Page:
In this case, therefore, the "full restitution" paid to settle the criminal liability did not satisfy the amount that plaintiff may have owed civilly. Additionally, there is no evidence of fraud or injustice which would justify imposing estoppel against the State. Moreover, since criminal plea negotiations do not preclude the Department from imposing separate civil damages, defendant's motion to dismiss was properly granted.

The third issue is whether the unamended (1981) or amended (1988) version of section 13 1/2 applies to the NPL issued to plaintiff. Plaintiff argues that the time the tax accrued controls, not the time the NPL is issued. He further alleges that statutes are presumed to operate prospectively and since section 13 1/2 changes an officer's liability from derivative to primary, it is substantive. According to plaintiff, this section now imposes new obligations on corporate officers. Finally, plaintiff contends that the provision is penal and must be strictly construed against the government.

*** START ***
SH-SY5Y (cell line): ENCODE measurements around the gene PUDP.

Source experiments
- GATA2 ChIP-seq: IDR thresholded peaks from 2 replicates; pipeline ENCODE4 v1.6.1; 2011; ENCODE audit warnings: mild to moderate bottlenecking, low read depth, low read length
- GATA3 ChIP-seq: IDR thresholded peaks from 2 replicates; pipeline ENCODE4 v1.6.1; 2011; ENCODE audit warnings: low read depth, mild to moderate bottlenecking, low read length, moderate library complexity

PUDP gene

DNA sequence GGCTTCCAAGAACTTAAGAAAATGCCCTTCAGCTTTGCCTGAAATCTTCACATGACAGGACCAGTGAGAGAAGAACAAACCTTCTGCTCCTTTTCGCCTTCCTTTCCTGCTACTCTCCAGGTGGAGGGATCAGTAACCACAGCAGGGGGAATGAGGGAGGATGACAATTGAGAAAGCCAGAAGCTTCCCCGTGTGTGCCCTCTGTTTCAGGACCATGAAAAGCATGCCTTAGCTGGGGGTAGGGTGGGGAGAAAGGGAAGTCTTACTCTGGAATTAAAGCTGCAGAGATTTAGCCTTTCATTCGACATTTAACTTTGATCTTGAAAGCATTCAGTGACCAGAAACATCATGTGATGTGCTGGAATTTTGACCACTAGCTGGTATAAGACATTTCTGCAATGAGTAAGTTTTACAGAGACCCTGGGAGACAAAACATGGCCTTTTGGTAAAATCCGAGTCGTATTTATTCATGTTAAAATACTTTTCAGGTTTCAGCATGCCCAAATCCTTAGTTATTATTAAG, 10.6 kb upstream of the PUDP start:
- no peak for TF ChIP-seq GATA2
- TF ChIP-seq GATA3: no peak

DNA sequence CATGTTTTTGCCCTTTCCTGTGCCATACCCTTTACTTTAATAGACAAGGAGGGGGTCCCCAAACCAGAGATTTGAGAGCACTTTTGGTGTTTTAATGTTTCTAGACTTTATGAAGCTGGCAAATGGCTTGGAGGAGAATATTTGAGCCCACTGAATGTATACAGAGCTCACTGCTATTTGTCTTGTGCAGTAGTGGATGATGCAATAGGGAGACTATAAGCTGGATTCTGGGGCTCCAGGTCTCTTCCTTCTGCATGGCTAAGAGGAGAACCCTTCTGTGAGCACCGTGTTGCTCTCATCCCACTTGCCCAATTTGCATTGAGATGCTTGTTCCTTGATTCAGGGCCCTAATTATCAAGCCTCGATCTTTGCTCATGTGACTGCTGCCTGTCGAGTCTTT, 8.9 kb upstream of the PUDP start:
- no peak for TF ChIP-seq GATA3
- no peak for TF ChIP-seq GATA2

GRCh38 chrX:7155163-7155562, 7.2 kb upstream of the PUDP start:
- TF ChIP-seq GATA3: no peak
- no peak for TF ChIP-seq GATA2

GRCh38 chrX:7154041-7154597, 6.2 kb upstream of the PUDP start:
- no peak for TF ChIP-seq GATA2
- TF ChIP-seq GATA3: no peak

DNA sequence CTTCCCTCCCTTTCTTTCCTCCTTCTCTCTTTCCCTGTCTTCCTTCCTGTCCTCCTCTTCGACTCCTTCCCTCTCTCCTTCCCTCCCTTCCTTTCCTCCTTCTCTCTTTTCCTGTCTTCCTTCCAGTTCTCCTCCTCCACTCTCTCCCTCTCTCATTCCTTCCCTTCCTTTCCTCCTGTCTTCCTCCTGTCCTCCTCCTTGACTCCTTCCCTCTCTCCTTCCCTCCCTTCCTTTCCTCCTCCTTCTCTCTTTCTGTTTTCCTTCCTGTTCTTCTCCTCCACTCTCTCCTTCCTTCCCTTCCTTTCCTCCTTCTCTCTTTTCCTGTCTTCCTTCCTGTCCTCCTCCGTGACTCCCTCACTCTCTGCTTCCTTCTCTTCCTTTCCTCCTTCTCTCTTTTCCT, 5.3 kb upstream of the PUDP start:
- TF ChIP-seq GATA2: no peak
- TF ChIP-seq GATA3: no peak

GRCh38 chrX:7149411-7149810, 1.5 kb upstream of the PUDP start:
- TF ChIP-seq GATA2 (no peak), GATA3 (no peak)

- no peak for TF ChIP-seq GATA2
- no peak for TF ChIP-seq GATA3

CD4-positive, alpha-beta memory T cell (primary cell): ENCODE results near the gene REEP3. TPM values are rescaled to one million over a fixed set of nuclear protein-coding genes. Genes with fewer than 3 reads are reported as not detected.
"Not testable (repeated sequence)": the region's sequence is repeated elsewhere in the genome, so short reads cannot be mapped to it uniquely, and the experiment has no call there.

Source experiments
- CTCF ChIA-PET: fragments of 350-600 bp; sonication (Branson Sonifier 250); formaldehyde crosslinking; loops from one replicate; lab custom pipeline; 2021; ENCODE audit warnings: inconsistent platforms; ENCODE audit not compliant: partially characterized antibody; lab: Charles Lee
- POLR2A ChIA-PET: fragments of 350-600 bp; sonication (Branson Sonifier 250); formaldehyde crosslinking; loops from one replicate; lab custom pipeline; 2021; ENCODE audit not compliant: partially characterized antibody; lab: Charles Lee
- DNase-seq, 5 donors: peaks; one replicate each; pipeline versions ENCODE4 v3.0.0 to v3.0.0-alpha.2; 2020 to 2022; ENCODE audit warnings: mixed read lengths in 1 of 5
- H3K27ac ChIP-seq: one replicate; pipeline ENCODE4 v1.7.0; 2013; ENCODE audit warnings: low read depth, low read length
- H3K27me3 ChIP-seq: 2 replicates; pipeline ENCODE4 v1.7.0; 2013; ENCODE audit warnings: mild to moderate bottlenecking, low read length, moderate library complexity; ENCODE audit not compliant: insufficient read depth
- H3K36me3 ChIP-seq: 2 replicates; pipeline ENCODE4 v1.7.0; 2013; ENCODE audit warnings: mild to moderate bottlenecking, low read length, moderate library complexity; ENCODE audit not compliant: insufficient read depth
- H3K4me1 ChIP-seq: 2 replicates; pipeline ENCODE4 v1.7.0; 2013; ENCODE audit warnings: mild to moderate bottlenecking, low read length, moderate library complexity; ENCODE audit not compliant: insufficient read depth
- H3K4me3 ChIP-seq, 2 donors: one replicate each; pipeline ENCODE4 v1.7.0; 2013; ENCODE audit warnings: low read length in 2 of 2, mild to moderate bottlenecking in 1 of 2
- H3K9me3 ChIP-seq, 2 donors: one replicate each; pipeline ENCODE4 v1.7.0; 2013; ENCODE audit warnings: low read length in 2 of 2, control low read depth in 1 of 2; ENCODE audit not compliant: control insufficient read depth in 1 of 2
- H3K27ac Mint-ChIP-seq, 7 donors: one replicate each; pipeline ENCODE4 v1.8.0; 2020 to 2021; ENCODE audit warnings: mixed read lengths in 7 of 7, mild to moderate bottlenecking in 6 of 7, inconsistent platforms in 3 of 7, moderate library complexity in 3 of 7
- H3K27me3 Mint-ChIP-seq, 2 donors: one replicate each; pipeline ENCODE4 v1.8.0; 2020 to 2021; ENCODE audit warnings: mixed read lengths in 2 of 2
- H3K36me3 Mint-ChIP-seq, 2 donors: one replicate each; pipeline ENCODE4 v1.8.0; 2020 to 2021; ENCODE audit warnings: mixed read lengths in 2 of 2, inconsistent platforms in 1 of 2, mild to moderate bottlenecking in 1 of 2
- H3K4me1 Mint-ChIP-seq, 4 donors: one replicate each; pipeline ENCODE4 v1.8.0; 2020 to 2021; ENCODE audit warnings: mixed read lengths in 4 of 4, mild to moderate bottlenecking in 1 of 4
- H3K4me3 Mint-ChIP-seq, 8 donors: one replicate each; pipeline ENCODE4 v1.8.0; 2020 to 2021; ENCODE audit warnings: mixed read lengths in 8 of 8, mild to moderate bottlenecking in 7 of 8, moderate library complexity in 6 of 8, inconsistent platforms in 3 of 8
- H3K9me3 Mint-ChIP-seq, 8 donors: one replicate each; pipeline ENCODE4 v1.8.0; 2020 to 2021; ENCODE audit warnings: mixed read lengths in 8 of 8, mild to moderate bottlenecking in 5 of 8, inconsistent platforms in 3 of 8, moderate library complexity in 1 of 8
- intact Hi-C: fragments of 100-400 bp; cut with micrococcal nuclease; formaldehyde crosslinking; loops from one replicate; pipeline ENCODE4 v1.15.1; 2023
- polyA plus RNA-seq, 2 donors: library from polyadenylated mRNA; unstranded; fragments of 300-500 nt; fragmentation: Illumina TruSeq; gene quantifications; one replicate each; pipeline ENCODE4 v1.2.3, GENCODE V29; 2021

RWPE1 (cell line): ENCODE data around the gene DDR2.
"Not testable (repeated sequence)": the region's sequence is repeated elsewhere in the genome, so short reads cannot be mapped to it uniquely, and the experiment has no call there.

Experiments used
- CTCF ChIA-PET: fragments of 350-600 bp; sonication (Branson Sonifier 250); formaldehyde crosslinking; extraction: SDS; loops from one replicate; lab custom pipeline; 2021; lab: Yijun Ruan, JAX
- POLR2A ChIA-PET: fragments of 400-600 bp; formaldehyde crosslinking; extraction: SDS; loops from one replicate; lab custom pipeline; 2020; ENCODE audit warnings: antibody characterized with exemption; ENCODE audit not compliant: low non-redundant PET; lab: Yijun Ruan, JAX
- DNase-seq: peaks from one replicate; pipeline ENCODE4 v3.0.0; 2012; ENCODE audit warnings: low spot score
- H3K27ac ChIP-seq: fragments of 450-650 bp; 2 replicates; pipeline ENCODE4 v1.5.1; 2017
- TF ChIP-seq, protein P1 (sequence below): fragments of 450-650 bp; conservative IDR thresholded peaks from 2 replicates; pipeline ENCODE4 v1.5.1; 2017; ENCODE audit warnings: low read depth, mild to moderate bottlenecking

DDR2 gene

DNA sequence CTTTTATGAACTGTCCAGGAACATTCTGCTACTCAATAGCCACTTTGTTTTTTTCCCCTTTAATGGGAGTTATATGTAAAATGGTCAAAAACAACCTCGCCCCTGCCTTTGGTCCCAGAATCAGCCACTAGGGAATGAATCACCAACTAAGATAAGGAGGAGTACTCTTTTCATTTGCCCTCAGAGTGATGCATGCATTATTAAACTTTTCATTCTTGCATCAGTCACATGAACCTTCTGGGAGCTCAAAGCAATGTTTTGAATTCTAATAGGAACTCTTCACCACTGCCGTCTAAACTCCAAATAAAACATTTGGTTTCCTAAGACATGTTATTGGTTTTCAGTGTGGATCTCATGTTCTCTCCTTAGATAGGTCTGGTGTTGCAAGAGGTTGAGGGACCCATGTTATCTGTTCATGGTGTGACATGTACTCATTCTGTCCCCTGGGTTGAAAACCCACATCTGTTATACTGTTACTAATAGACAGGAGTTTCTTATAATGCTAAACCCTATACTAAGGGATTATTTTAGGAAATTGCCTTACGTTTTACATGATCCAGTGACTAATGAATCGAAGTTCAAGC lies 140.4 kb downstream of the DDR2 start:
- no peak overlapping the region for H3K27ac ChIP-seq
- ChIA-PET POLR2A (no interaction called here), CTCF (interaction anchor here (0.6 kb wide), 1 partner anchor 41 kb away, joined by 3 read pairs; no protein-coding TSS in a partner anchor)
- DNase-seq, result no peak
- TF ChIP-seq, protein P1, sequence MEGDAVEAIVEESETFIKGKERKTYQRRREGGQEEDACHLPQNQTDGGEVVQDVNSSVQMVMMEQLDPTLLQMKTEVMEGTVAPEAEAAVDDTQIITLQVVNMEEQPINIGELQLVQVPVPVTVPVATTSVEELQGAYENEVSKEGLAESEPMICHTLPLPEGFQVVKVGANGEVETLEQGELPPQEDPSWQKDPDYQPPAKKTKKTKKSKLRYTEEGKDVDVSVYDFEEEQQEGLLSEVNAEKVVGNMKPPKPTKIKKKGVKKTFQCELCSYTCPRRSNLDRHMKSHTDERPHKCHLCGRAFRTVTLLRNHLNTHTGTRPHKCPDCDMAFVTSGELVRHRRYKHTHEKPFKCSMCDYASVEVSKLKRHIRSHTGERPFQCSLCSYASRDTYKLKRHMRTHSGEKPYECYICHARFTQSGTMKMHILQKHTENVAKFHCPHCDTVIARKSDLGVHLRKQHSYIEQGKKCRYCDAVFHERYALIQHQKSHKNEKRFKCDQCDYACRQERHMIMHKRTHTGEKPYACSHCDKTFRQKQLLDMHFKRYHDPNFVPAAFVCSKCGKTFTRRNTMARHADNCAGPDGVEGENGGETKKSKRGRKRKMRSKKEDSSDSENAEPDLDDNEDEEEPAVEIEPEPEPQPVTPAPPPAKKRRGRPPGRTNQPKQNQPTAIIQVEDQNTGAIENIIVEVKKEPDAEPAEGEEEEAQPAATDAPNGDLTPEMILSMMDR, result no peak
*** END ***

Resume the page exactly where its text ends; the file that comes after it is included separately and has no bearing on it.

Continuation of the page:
The Department argues that the version of section 13 1/2 in effect at the time the Department took action against plaintiff controls; in other words, when it sent plaintiff the NPL. According to the Department, plaintiff had only an expectation that a law will continue as it exists and that there is no vested right in a law remaining the same. Moreover, section 13 1/2 made a procedural change not a substantive change because it simply altered the method by which the Department could collect the ROTA tax, thus, the section can be applied retroactively. Finally, the Department contends that the case of People v. Parvin (1988), 125 Ill. 2d 519, 533 N.E.2d 813, 127 Ill. Dec. 731, provides that this penalty tax is a civil penalty and not a penal penalty.